CL Financial scandal: Government ignores Freedom of Information request, Activist heads to court


At least Trinidad and Tobago has a Freedom of Information law!

What is being pursued here is our right as citizens of a modern republic to the details of these huge expenditures of Public Money – the CL Financial bailout is costing some $24Bn, about $3.5Bn USD! – and the background to how critical legislative support is obtained.  It is my view that S.34 was not the first time and that the spectre of ‘regulatory capture’, which underlines much of the discourse around the Great Depression 2, is in fact founded on a sinister degree of ‘legislative capture’.

Having had a series of ‘cat and mouse’ exchanges with the Ministry of Finance since my Freedom of Information Act application made on 11 May 2012, this is my pre-action protocol letter sent to them by my attorney on Thursday 7 March, seeking their proper reply in 7 days…that time expires at midnight today, Wednesday 13 March.

So stay tuned, because we are going to the High Court after that…

Afra Raymond


Filed under Freedom Of Information, Trinidad and Tobago

15 responses to “CL Financial scandal: Government ignores Freedom of Information request, Activist heads to court

  1. davidu

    What is the use of having a Freedom of information law if the government can ignore legitimate requests for almost a year?


    If you all think that crooks will let you see what they are doing. That is why they are called crooks they do things behind back and in the dark like cock roaches , no ACT no LAW , By next election people need to think and Vote different for Truth or just take what they vote for and pay the Bills that the crook create .

  3. judicial test

    Judges are appointed by governments in power and not always on competency and independence .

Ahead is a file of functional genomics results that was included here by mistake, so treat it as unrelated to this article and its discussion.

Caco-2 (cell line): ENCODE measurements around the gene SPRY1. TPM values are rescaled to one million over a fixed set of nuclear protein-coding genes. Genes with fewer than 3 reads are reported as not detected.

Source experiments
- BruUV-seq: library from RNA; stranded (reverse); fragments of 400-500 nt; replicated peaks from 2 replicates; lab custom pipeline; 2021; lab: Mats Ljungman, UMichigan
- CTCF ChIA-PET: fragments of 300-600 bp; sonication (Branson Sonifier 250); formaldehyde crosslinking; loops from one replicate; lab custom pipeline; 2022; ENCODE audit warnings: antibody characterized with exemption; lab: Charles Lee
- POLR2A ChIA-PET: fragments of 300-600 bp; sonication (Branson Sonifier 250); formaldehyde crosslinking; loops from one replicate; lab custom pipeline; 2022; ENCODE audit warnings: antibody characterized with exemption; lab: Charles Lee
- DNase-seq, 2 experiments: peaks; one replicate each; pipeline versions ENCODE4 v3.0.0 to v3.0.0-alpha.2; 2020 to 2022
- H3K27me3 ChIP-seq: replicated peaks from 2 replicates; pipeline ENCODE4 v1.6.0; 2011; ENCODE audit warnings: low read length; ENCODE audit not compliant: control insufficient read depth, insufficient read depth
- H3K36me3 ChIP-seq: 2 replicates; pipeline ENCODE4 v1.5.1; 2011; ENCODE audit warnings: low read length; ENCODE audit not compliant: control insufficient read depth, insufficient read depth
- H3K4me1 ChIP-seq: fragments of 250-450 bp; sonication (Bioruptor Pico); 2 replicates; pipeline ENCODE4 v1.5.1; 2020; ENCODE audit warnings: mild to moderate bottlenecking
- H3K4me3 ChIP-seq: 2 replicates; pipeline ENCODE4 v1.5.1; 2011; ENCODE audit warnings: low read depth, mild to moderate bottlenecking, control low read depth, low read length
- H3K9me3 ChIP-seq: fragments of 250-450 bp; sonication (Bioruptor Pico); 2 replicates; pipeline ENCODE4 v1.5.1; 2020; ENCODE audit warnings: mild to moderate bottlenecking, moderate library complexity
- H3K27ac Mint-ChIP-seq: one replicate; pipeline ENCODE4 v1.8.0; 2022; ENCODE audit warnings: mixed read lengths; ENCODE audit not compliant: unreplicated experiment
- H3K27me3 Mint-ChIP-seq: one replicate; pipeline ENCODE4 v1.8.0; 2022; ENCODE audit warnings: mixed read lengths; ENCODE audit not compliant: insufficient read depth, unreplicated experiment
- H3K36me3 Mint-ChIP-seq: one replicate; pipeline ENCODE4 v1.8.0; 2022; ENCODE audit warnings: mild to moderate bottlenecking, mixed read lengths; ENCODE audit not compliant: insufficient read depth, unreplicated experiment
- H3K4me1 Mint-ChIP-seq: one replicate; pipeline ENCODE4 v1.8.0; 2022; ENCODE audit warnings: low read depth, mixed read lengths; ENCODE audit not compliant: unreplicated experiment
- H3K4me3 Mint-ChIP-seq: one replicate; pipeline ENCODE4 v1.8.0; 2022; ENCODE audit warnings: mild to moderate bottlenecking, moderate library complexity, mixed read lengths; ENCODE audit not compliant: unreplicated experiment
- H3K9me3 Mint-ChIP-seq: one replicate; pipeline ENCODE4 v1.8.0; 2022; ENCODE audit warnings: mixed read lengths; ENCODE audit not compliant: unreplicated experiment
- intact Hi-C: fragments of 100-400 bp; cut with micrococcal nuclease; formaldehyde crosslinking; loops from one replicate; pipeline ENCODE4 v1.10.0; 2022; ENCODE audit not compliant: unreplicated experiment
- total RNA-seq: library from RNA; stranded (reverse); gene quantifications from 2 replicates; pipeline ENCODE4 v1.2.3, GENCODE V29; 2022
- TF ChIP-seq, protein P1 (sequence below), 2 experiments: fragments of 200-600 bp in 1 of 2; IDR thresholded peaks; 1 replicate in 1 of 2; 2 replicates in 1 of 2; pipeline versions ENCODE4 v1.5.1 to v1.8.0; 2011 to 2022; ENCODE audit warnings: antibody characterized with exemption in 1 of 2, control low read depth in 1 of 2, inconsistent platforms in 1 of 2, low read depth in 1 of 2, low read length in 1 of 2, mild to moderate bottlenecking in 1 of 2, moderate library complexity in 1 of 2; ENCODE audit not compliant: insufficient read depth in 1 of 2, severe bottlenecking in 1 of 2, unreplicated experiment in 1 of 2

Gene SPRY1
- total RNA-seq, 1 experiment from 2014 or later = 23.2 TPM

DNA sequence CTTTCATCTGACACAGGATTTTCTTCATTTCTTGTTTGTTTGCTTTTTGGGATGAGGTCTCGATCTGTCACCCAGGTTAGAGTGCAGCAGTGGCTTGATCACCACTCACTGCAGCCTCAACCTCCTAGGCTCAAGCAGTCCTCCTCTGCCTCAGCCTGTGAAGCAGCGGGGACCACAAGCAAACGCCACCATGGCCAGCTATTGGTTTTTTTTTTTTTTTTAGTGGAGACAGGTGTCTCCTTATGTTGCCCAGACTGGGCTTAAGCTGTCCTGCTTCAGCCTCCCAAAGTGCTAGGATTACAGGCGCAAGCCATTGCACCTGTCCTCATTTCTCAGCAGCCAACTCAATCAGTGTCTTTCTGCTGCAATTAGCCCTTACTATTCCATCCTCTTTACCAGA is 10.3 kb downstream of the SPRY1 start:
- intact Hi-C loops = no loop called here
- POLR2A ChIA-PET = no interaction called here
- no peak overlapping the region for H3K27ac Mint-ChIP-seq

It will be interesting to see if any Judge in Trinidad has the intestinal fortitude to insist on immediate delivery of that which has been requested
    under Trinidad’s FOI Act?

  4. mark fenty

    Judges are supposedly the mouthpiece of the law. But, the laws that judges interprets are implemented by the legislative aspect of government.

  5. Sunshine Sunny Shine

    People can talk all they like about the USA but I like their policy that no one is above the law. The Caribbean is just ripe for exploitation because the politicians and high ranking government officials are so darn easy to bribe with dollars. And they do not have anything to worry about when it comes to the law because the law functions as their operatives who are the recipients of cash handouts and other perks. Man I wish we had someone like Afra Raymond fighting the causes of justice in my homeland.

  6. Green Monkey

    People can talk all they like about the USA but I like their policy that no one is above the law.…..except maybe Wall Street bankers.

    Senator Elizabeth Warren: Banks Get Wrist Slaps While Drug Dealers Get Jail 3/7/2013

  7. mark fenty

    The political system in the united state of America is fundamentally different from that of Barbados. In Barbados for example, the law emanates from a central government. Whereas in the united state of America, the law is dispense from the Federal, State, and Municipal governments.

  8. mark fenty

    But, federal law when instituted supersedes state and municipal law.

  9. mark fenty

    It is important to note however, that as a general practice,most states have propensity to implement stronger laws than the federal government.

  10. mark fenty

    States also have the right to challenge federal law in the supreme court of the United States, if deemed unconstitutional. What an awesome system of government, unprecedented by human standards.

  11. mark fenty

    The federal government also have the constitutional right to challenge state law in the united states Supreme Court, as was the case of the recent Arizona immigration law.

  12. rambling again


    Your missing the point

    Regardless of the level of government involved and the checks and balances supposedly in place, money laundering, fraud, stealing of people’s property, misappropriation of government funds, taking money for doing nothing etc should all be vigorously prosecuted, whereever and wherever it occurs.